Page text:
Airports are in the air at Sechelt council. On March 14, council discussed plans to lease hangar sites at the Sechelt airport, and on March 21, a delegation was slated to appear before council with a proposal for a floatplane aerodrome at Sechelt wharf in Porpoise Bay.
On March 14 Sechelt’s finance, culture and economic development committee discussed a report from manager of financial services, Ben Currie, on leasing property for hangars at the Sechelt airport. The district plans to issue a “request for expression of interest” in leasing lots, with all development costs to be at the hangar owner’s expense, including lot preparation, paving, electrical servicing and (if required) septic.
Currie said that the District of Sechelt receives five to 10 inquiries a year about construction of hangars. “Our intent is to build out as money is available, so we would invest further money from the airport as it is received.” Approximately 20 5,200-square-foot properties are available to be leased at $1,500 per year.
However Councillor Mike Shanks was skeptical about offering lots without providing some estimate of the development costs involved for each lot. “I don’t believe it’s going to encourage people to want to take out a lease,” said Shanks.
The District of Sechelt is in a longstanding dilemma over the airport which currently loses money and has to be subsidized by tax dollars. Council has been reluctant to sink more tax money into infrastructure, and repeated attempts to secure grant funding have been unsuccessful.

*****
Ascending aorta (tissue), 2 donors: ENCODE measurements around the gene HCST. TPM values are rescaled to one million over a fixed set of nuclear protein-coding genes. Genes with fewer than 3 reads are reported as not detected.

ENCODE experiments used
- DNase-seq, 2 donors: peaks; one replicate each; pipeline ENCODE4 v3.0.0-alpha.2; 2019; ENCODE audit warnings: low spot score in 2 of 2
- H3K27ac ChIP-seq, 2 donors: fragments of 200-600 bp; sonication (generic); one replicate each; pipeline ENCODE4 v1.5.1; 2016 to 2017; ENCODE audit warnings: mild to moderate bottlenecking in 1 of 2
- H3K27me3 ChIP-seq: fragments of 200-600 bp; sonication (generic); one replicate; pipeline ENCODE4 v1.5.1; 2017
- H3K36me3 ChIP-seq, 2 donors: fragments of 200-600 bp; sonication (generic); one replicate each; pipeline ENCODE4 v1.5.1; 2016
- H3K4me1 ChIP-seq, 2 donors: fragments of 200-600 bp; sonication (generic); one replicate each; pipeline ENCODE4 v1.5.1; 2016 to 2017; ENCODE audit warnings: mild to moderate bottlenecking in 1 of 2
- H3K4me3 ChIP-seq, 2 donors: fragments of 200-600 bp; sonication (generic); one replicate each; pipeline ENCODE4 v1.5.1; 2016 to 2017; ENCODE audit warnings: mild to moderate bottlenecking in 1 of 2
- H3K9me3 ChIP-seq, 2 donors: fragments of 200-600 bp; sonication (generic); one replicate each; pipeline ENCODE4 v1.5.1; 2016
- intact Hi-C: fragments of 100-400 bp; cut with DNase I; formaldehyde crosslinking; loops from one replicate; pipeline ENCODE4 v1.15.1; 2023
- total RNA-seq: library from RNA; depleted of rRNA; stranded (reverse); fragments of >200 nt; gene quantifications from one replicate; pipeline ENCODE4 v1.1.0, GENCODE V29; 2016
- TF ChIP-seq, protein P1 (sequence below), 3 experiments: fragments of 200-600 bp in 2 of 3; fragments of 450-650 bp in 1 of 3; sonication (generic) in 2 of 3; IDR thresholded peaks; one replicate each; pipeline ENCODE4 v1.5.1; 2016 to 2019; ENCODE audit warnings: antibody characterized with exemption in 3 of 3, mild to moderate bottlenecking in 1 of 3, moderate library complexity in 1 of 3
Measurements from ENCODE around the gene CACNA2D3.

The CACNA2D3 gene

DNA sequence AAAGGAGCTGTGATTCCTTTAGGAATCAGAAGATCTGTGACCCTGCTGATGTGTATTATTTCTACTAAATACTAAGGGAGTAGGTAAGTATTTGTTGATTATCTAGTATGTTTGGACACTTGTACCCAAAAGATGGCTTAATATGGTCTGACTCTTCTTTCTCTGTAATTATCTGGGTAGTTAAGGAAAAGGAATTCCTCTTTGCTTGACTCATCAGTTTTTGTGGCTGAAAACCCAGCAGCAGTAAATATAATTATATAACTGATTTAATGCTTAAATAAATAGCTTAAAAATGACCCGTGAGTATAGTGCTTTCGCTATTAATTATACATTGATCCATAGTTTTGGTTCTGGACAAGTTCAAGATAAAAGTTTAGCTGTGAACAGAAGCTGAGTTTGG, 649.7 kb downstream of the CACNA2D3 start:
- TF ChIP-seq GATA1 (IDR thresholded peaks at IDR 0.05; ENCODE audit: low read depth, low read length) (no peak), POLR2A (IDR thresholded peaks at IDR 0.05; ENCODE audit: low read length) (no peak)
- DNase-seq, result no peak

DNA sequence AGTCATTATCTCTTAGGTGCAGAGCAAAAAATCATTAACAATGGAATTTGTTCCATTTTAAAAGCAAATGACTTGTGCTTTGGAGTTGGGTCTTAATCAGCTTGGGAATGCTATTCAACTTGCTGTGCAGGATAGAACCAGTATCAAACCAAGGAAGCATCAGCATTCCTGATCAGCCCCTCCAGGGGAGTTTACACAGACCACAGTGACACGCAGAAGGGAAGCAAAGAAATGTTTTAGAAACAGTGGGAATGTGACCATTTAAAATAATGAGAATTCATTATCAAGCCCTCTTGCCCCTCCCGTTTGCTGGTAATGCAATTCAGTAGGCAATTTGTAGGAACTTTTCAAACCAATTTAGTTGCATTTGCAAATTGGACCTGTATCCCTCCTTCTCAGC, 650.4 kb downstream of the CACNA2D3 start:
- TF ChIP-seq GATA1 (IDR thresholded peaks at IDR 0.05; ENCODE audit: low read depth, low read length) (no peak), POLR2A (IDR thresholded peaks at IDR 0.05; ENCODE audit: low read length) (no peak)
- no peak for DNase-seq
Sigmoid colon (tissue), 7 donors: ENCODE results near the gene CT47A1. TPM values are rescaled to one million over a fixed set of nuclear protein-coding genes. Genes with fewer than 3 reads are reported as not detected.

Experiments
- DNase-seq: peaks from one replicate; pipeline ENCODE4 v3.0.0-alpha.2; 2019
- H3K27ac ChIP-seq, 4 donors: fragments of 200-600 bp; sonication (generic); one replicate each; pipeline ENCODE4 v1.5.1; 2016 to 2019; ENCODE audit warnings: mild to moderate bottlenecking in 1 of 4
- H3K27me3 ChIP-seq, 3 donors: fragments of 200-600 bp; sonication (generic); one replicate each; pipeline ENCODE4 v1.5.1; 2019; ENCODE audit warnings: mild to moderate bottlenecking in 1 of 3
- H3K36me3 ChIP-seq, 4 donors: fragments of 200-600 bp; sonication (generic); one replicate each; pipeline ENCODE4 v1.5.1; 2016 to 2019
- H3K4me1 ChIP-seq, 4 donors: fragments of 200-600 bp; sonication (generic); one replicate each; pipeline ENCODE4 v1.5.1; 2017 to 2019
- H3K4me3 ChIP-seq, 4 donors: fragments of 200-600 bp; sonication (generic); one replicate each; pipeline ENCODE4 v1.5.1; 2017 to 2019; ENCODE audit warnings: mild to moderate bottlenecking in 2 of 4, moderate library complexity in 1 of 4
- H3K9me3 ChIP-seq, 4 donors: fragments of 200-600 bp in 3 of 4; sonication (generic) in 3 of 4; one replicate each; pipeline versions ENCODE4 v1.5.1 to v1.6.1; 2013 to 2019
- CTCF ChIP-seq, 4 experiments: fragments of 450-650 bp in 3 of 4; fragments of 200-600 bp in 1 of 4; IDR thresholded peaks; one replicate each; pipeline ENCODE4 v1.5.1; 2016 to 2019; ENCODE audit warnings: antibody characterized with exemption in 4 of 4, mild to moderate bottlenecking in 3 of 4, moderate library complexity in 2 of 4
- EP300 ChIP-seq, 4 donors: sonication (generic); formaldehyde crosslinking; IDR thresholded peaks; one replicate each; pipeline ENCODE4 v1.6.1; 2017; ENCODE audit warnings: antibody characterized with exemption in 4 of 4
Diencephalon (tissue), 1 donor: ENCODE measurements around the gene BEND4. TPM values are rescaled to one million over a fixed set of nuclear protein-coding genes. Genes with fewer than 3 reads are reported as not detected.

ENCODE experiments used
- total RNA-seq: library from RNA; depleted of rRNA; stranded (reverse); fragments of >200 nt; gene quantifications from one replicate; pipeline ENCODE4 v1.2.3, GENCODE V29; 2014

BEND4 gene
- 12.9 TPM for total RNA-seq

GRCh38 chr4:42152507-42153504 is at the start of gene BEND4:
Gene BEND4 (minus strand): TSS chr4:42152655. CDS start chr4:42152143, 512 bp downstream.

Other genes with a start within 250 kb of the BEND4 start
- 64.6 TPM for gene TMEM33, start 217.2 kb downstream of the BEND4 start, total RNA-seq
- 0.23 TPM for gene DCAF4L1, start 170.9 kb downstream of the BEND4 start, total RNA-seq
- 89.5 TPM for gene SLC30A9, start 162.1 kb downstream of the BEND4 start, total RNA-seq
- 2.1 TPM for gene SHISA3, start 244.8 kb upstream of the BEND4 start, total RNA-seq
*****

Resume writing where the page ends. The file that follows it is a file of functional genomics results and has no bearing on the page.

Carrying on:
Councillor Noel Muller stated: “Owning a plane and having a hangar and being able to operate it is more or less an elite sport, and it’s something that I don’t think we would want to pay for out of taxation.”
Mayor Bruce Milne expressed his support for the approach. “Given that we haven’t had the money to become the developer [of airport property], this a route that will at least let us see if there’s a market at this stage, and if there isn’t a market, we might have to return to the district-as-developer approach.”
Another approach to air travel was to be presented by Doug Spani, scheduled to appear as a delegation before Sechelt council on March 21 with a “government wharf proposal” from Harbour Air to build a floatplane aerodrome at the wharf in Porpoise Bay.
The proposal states: “The Town and the Sunshine Coast has transportation issues that could be relieved by providing the foundation for future seaplane traffic by providing an aerodrome run by the town itself. The cost of upgrading the wharf would be significantly less than upgrading the current airport on Field Road.”
The proposal suggests extending the existing pier and adding facilities, either on pilings or afloat, to improve aircraft amenities and possibly boating capacity as well. This would allow Harbour Air “to grow into 14 seat De Havilland Otters to help relieve transportation pressure on the Coast.”
Harbour Air suggests seeking financing from funders such as the Island Coastal Economic Trust and Western Economic Diversification.